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The Financial Accounting Foundation has spoken, and CPAs aren't happy about it. Not one bit.

The issue at hand is the need for GAAP exceptions and modifications for private companies.

Check that. The issue isn't the need for separate private company standards. Most folks agree that the need is real. The real issue is how to create and regulate those standards.

The consensus throughout the CPA profession is that a new board, independent of oversight by the Financial Accounting Standards Board, should be created to establish private company standards.

  • The AICPA, the MACPA and 32 other state CPA societies, representing more than 275,000 CPAs nationwide, said so.
  • So did CPAs themselves, who wrote thousands of letters to the FAF urging the creation of differential private company standards and an independent board to oversee those standards.
  • So did an MACPA task force, which released a white paper earlier this year calling for the creation of an independent private company standards board.
  • So did the famed Blue-Ribbon Panel on Standard Setting for Private Companies, which called for the creation of such a board back in January.

FAF trustees, however, have something different in mind.

They've announced a plan to create what they're calling the Private Company Standards Improvement Committee. According to Accounting Today's Michael Cohn, the committee would not be independent. In fact, writes Cohn, it “could still be overruled by FASB, which is overseen by the FAF.”

“In addition,” Cohn adds, “the chairman of the group would be a member of FASB and also would be appointed by the FAF trustees. Any changes in accounting standards for private companies would need to be approved by a two-thirds majority vote of the new council and would then be forwarded to FASB for ratification.”

Reaction from the CPA profession was swift and consistent.

From the AICPA: President / CEO Barry Melancon and Chair Paul Stahlin said they were “profoundly disappointed” in the FAF proposal. FASB's focus is — and must continue to be — on public companies, they said, making the need for a separate, independent private company board all the more urgent.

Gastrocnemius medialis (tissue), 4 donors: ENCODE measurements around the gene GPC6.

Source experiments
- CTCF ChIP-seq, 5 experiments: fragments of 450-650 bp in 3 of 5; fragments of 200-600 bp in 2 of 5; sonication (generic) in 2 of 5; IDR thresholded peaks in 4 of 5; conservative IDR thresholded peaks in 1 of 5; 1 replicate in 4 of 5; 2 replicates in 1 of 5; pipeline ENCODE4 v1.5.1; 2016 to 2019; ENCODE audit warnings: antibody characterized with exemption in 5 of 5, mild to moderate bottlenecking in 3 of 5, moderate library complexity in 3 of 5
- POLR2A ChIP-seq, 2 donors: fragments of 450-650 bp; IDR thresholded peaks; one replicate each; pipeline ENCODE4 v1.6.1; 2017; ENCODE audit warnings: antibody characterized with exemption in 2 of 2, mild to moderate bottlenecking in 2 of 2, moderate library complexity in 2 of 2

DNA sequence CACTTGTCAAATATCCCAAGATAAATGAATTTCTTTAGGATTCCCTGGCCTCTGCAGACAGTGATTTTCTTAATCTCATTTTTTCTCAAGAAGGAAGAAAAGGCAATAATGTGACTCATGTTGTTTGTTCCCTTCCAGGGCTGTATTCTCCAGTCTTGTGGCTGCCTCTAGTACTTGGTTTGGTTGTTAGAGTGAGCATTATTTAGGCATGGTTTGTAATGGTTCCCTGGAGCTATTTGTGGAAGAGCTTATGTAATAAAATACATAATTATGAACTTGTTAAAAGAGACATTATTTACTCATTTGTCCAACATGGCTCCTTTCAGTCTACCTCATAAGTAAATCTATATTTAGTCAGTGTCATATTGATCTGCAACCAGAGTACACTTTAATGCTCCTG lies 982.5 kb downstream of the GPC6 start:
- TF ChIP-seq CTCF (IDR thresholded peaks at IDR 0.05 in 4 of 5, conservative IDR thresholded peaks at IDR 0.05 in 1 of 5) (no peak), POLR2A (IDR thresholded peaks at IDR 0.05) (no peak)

“The Blue Ribbon Panel and its diverse membership recommended the independent board for a reason,” Melancon and Stahlin said in a written statement. “Without the addition of a separate board, the goal of true private company financial reporting differences will not be consistently achieved. Unfortunately now, nine months after the Panel issued its report and after receiving more than 3,000 letters with 99 percent support for the Panel’s recommendations, the FAF has proposed a solution that continues to miss the mark.”

From the MACPA: Executive Director Tom Hood also expressed disappointment with the FAF plan. 

“I commend them for an open and thorough process that generated several thousand comments, yet their solution stops short of what the majority of letters asked for — a distinct but linked private company standards board dedicated to meeting the unique needs of small businesses,” Hood told CFO.com's Alix Stuart. “The new council is substantially close to the former Private Company Standards Reporting Committee (PCFRC), which was unsuccessful in getting any exceptions for private companies through FASB. The only difference I see is the new council reports to the FAF instead of FASB.

“I know our CPAs in Maryland will be disappointed in this final recommendation,” he added, “yet I am hopeful that this new council will take the needs of small businesses into consideration and that FASB will listen this time around.”

That about sums it up.

Now it's your turn. What do you think of the FAF's private company solution?

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